In about a quarter of a year from now, our national landscape will be lined with political motif as politicians of all colours begin stirring a political ruckus canvassing for votes.
The heavy wheel of democracy will be turned once again in our tiny nation, for the third time, as a majority of us come out to choose leaders who will steer the future course of our nation.
We will see politicians knocking at our doors full of promises or flooding our social media news feeds with campaigns meant to sway our votes. At times it will be their antics that will be on full display. And do not be surprised if a politician who has not noticed us in the last five years suddenly throws a broad smile at us, or pops up at our community gatherings with generous offerings.
We could easily get muddled up and caught up in this political hullabaloo, especially when what we are subjected to is a confusing mix low on facts and high on political propaganda. But try not to get consumed by this political frenzy because a lot is at stake every election season.
Taking our elections seriously
For our democracy to work and deliver, we will need to take our elections seriously. And it starts with us and our precious vote.
All things that we desire and rant about — rule of law, good governance, equality and justice — that lead to a fair society that ensures opportunity and prosperity for everyone are all in that one vote of ours. It carries the promise of better schools for our children, better jobs for our youth, better care for the sick and elderly and a stronger future for our nation. So, our votes and how we consciously and carefully use them matter.
But bear in mind that political candidates will do whatever it takes to pry the votes out of us. And their party stalwarts will try every trick in the book to influence our decision. We have to make sure that we do not succumb to such pressure or get sucked in by the allure of temptation. We must strive to keep sticking to our moral base and what is good for our nation.
Taking the elections seriously is knowing our political candidates well.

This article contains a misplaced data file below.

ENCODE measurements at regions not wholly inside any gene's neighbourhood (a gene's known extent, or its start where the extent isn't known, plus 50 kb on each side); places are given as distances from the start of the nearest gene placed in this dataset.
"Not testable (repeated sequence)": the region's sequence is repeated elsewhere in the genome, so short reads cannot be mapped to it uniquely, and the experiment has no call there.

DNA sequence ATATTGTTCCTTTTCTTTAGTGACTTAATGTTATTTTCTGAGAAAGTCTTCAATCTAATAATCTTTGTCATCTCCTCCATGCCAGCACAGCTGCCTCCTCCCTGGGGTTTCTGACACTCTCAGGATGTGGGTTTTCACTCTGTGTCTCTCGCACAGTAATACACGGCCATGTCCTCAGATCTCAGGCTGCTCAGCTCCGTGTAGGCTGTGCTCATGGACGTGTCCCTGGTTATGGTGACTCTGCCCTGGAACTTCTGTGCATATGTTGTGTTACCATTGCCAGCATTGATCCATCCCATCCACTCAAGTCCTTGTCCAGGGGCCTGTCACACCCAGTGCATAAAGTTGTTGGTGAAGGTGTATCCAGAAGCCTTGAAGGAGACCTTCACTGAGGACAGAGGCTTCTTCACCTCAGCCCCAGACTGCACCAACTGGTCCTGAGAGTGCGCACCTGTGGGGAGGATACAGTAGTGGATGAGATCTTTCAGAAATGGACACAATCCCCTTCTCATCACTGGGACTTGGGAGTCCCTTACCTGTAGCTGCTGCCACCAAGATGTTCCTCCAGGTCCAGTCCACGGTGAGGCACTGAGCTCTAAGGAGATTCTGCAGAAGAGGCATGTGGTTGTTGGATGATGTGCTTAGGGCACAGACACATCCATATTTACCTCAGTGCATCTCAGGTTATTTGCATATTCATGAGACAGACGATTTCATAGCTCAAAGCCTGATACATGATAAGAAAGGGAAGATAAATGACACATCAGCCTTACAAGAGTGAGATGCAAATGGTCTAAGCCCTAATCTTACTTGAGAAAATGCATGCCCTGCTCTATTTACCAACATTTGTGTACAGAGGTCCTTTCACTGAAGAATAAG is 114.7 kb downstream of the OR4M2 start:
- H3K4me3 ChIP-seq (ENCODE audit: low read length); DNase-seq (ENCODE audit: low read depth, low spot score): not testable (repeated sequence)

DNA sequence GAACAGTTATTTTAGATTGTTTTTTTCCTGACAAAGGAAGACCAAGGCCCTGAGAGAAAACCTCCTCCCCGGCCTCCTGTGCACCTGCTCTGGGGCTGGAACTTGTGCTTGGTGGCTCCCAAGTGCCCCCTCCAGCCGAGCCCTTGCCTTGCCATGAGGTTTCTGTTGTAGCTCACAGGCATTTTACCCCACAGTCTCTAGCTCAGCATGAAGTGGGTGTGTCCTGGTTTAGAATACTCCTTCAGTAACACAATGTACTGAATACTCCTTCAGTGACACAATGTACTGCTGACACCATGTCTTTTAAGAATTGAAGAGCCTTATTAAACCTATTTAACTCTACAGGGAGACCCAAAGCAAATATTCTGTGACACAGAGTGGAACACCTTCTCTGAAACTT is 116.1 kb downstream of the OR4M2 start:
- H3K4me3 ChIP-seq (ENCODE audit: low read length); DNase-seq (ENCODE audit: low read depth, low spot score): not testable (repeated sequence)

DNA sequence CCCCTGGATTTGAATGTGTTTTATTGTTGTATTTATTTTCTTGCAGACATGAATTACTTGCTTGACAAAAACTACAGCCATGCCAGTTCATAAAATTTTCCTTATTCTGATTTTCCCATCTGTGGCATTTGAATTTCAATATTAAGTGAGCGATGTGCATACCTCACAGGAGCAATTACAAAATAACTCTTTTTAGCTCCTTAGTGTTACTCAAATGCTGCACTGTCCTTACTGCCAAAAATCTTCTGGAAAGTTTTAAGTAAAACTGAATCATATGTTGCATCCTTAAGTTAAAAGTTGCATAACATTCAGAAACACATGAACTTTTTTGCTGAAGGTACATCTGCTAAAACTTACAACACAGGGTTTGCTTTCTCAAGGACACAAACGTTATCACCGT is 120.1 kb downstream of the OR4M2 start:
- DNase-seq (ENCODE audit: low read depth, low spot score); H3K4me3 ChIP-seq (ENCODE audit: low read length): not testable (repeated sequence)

We need to get up close and personal with the candidates. We need to ask the right questions without mincing words and be able to filter out the rhetoric and focus on the substance. We should not allow their promises to sway our votes. They will need to be asked how they will achieve what they promise. We have to be wary of those who campaign in poetry but will govern us in prose. Politics is often full of sprinters. We need to look for talented, long distance runners.
But talent alone is not enough in a political hopeful. There are things that matter at fundamental, visceral levels for them to even qualify for our votes. They will have to be measured based on the kind of values that they hold and live by. Academic achievements and public service experiences are one thing; leading a nation is quite another. The last person we want as our leader is a horrible person who has 40 years of public service experience, or an incorrigible character who topped exams.
A fine balance of emotional and intelligent quotient is the sweet spot to look for. We need to go beyond what they give us to see and what they tell us to hear. We need to go beyond what they post on social media or their party websites. We have to be extremely careful in this age of social media gossip and speculation. What we see and read online and the reality can be two poles apart.